The announcement was made on 28 March 2020, following lockdowns around the country, by our Hon’ble Prime Minister about creation of  a Fund to “fight the war with the virus”. This fund was named as Prime Minister’s Citizen Assistance and Relief in Emergency Situations i.e. PM-CARES. Having both rhetoric and irony behind the name, announcements were further made and citizens were requested/urged to donate to this fund to support “India win the war against this virus”. The creation and announcement of the fund arose completely out of thin air, the Prime minister deemed fit that it needed no further explanation than just a casual proclamation of a creation of a new fund. The story behind PM- Cares fund is both muddled and convoluted, having no major backbone for its existence but for the sole stated purpose of assisting, in these stressful times, areas of research and for the upliftment of the medical infrastructure of the country and to provide financial assistance to the affected and injured people. The “Public Charitable Trust ” as laid out on the PMO’s office official website, poses many questions all of which deserves discussion to understand the need and the basis of creation of such a fund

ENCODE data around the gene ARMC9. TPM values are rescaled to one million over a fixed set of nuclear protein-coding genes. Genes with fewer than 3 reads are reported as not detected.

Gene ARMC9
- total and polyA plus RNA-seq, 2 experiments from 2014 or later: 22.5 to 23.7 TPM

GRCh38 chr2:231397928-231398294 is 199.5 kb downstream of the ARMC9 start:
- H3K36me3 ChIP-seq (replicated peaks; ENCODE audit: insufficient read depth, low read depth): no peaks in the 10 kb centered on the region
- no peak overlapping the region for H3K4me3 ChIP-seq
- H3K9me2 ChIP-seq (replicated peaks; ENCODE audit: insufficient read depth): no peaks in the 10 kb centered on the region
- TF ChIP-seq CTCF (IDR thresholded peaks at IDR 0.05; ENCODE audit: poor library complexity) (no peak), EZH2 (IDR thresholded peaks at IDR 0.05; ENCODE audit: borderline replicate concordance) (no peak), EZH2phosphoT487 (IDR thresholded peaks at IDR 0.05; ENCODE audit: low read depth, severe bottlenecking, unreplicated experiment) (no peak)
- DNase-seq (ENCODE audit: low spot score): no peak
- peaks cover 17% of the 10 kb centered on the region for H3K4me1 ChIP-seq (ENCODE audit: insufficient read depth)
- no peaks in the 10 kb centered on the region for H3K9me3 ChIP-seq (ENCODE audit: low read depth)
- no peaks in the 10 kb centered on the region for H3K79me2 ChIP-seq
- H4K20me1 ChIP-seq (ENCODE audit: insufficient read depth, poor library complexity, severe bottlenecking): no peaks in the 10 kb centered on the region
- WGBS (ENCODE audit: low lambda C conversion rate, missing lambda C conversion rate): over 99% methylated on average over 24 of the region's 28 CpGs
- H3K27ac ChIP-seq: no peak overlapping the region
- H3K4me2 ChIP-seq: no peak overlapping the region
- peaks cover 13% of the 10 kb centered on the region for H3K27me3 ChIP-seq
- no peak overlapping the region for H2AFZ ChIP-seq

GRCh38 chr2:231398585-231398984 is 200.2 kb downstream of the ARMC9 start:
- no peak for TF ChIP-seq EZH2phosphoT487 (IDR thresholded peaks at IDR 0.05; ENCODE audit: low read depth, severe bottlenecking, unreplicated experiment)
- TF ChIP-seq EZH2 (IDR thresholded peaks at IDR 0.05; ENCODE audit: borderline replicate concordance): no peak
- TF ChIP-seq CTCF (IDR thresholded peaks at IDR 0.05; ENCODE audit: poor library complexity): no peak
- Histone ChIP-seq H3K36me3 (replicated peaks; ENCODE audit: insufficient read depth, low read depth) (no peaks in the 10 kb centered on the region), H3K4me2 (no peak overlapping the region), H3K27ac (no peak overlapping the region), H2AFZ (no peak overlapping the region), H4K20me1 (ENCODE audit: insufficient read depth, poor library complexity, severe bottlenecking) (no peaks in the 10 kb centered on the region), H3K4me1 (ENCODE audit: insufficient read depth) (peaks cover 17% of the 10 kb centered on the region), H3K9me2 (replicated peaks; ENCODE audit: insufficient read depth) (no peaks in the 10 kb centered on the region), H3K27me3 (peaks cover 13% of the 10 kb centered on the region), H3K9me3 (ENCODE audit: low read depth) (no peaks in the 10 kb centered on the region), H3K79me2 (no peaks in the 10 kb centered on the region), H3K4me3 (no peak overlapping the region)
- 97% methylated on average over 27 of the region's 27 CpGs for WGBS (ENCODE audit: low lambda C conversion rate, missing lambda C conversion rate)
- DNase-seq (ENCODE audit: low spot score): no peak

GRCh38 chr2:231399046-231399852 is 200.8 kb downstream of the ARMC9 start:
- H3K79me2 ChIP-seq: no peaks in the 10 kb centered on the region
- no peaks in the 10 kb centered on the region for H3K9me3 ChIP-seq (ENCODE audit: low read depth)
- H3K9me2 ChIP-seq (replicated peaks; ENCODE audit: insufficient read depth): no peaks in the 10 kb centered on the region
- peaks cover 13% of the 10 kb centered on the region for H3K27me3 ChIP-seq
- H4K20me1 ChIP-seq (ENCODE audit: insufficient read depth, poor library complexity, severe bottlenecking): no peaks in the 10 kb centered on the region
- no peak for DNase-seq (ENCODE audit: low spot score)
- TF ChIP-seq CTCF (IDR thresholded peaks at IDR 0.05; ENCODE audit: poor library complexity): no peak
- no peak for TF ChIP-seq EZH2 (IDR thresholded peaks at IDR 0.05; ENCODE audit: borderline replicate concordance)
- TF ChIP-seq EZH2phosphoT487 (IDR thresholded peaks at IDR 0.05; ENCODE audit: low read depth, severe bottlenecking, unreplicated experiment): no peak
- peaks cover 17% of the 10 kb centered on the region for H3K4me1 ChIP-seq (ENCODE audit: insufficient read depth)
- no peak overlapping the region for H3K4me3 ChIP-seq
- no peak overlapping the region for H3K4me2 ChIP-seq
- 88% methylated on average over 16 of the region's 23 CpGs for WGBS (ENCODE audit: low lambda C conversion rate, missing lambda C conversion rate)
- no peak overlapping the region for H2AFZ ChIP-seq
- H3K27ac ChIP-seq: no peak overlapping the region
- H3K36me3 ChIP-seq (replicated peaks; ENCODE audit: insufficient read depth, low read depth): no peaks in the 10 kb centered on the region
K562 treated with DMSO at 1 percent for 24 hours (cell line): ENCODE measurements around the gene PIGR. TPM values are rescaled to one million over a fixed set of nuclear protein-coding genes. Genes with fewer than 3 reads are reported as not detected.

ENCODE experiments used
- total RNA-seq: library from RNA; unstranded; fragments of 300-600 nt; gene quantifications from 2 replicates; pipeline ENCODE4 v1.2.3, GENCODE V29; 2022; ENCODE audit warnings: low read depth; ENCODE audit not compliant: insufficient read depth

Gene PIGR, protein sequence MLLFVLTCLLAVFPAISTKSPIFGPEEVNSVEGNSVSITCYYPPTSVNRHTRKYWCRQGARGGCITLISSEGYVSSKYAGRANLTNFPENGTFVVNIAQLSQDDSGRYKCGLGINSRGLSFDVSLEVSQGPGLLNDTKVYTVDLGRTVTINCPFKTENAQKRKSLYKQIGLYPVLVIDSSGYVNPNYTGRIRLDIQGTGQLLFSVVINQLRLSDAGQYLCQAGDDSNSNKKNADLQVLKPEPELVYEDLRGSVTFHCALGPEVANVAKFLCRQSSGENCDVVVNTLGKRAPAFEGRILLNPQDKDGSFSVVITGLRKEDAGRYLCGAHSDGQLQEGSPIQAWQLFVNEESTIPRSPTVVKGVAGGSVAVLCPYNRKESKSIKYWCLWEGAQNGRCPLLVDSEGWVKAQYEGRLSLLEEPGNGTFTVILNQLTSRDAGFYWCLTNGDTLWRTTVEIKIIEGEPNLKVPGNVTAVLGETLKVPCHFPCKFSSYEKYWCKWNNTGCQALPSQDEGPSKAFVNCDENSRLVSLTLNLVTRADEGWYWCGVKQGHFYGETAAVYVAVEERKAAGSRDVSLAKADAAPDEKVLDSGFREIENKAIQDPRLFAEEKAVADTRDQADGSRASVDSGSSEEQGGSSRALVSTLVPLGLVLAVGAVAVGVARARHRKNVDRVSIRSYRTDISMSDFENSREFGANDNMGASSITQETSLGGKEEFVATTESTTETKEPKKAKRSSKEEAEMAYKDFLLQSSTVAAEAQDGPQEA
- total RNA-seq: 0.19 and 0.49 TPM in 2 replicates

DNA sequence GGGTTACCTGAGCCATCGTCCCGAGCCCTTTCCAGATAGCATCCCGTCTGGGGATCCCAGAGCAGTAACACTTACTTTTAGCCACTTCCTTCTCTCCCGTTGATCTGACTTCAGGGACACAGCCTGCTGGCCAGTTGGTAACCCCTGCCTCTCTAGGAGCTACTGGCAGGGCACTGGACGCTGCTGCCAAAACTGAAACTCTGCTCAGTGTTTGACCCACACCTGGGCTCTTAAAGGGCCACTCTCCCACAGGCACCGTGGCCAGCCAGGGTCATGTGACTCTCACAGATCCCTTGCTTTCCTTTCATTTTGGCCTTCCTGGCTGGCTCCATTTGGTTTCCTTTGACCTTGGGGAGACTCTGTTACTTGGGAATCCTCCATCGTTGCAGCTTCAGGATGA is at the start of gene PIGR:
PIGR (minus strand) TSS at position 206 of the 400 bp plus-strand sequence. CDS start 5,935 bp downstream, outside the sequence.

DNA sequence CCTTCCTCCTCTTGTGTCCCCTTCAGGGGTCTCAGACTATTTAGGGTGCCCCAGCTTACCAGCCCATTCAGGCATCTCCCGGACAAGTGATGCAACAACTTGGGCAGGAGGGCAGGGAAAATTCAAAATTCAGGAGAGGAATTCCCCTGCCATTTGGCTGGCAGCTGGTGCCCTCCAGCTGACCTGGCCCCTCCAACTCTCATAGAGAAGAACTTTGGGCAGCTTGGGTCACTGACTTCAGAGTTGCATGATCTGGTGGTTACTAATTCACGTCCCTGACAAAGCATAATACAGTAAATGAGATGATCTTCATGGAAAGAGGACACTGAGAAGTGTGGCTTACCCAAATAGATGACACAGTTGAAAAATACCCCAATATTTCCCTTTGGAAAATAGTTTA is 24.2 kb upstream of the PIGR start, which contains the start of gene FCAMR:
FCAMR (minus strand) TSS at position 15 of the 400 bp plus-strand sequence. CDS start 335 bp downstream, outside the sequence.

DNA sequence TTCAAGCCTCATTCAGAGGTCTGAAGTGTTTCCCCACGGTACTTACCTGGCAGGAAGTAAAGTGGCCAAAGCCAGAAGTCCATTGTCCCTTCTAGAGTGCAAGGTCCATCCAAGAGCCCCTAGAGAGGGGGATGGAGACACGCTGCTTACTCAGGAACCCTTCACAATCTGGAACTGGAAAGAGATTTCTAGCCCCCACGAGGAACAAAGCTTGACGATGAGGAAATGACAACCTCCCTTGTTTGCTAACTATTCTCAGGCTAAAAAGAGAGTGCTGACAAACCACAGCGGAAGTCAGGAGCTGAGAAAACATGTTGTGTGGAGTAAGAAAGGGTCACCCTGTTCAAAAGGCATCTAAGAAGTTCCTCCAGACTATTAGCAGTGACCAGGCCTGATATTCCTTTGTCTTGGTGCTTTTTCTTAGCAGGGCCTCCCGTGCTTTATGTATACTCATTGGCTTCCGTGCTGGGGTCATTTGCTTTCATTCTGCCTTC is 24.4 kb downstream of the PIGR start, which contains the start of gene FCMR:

The main issue that invokes discussion is the point that there already exists a fund in place set up in 1948 by Pt. Jawarharlal Nehru i.e. the Prime Minister’s National Relief Fund (PMNRF) It deals with exigencies arising out of national unrest either due to natural disasters or major accidents etc. . Why was the creation of PM-CARES required? The objectives laid out on the PMO official website are both vague and arbitrary stating that the fund will maintain and provide financial assistance to both medical research and up-gradation of medical infrastructure, to aid financially the areas affected by the virus and any other objective concerning the aforementioned. This in itself seems too broad and inexhaustive. Furthermore, the fund identifies itself as a “public charitable trust”. This is highly ironical for two major reasons, both of which are as follows:

  • For a Public trust, the PM-CARES is exempted from the purview of the RTI Act, thus implying that it is not a public body and doesn’t come under the ambit of the RTI
  • All Central government employees had to mandatorily donate to this fund after a notification released by the Department of Revenue, under The Ministry of Finance, stated that one day’s pay had to be given to the PM-CARES fund, and those who reject donations had to justify their action and write their employee’s code number and intimate it to the disbursing officer by 20/04/2020. It becomes outright blatant that the central government is demanding funds from their employees that too to a fund which has not been deemed as a public body.